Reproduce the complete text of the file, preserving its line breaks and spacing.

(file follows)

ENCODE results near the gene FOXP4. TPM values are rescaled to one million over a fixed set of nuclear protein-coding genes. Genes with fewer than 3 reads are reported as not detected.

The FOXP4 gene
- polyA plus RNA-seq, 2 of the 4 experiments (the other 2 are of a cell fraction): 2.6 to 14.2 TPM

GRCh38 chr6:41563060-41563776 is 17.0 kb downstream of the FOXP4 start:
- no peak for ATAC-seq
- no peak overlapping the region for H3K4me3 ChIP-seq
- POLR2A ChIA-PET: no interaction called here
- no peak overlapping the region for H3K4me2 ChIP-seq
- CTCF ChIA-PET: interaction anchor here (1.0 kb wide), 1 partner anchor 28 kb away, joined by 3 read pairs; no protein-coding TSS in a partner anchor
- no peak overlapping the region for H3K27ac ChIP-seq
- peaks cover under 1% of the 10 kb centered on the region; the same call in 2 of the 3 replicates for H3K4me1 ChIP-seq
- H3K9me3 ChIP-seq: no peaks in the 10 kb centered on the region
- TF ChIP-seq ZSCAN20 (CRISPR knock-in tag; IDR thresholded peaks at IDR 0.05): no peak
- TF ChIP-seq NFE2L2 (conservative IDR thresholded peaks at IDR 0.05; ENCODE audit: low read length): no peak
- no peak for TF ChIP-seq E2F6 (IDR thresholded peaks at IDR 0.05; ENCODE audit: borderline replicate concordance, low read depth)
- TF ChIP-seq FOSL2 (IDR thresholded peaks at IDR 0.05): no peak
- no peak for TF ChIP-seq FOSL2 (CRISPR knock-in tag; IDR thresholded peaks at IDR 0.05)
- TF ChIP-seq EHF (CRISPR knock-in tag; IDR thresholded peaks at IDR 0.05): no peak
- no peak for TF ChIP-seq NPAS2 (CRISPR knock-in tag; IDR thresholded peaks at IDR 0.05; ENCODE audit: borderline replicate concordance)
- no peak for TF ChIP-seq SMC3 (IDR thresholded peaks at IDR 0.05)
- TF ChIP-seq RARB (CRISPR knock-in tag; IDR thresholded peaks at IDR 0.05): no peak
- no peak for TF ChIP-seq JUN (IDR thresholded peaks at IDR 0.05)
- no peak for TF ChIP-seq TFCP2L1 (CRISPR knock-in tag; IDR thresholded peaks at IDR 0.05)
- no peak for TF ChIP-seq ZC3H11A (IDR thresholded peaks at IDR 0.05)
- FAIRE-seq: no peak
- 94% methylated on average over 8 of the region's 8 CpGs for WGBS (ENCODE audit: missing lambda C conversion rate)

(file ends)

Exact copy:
ENCODE results near the gene FOXP4. TPM values are rescaled to one million over a fixed set of nuclear protein-coding genes. Genes with fewer than 3 reads are reported as not detected.

The FOXP4 gene
- polyA plus RNA-seq, 2 of the 4 experiments (the other 2 are of a cell fraction): 2.6 to 14.2 TPM

GRCh38 chr6:41563060-41563776 is 17.0 kb downstream of the FOXP4 start:
- no peak for ATAC-seq
- no peak overlapping the region for H3K4me3 ChIP-seq
- POLR2A ChIA-PET: no interaction called here
- no peak overlapping the region for H3K4me2 ChIP-seq
- CTCF ChIA-PET: interaction anchor here (1.0 kb wide), 1 partner anchor 28 kb away, joined by 3 read pairs; no protein-coding TSS in a partner anchor
- no peak overlapping the region for H3K27ac ChIP-seq
- peaks cover under 1% of the 10 kb centered on the region; the same call in 2 of the 3 replicates for H3K4me1 ChIP-seq
- H3K9me3 ChIP-seq: no peaks in the 10 kb centered on the region
- TF ChIP-seq ZSCAN20 (CRISPR knock-in tag; IDR thresholded peaks at IDR 0.05): no peak
- TF ChIP-seq NFE2L2 (conservative IDR thresholded peaks at IDR 0.05; ENCODE audit: low read length): no peak
- no peak for TF ChIP-seq E2F6 (IDR thresholded peaks at IDR 0.05; ENCODE audit: borderline replicate concordance, low read depth)
- TF ChIP-seq FOSL2 (IDR thresholded peaks at IDR 0.05): no peak
- no peak for TF ChIP-seq FOSL2 (CRISPR knock-in tag; IDR thresholded peaks at IDR 0.05)
- TF ChIP-seq EHF (CRISPR knock-in tag; IDR thresholded peaks at IDR 0.05): no peak
- no peak for TF ChIP-seq NPAS2 (CRISPR knock-in tag; IDR thresholded peaks at IDR 0.05; ENCODE audit: borderline replicate concordance)
- no peak for TF ChIP-seq SMC3 (IDR thresholded peaks at IDR 0.05)
- TF ChIP-seq RARB (CRISPR knock-in tag; IDR thresholded peaks at IDR 0.05): no peak
- no peak for TF ChIP-seq JUN (IDR thresholded peaks at IDR 0.05)
- no peak for TF ChIP-seq TFCP2L1 (CRISPR knock-in tag; IDR thresholded peaks at IDR 0.05)
- no peak for TF ChIP-seq ZC3H11A (IDR thresholded peaks at IDR 0.05)
- FAIRE-seq: no peak
- 94% methylated on average over 8 of the region's 8 CpGs for WGBS (ENCODE audit: missing lambda C conversion rate)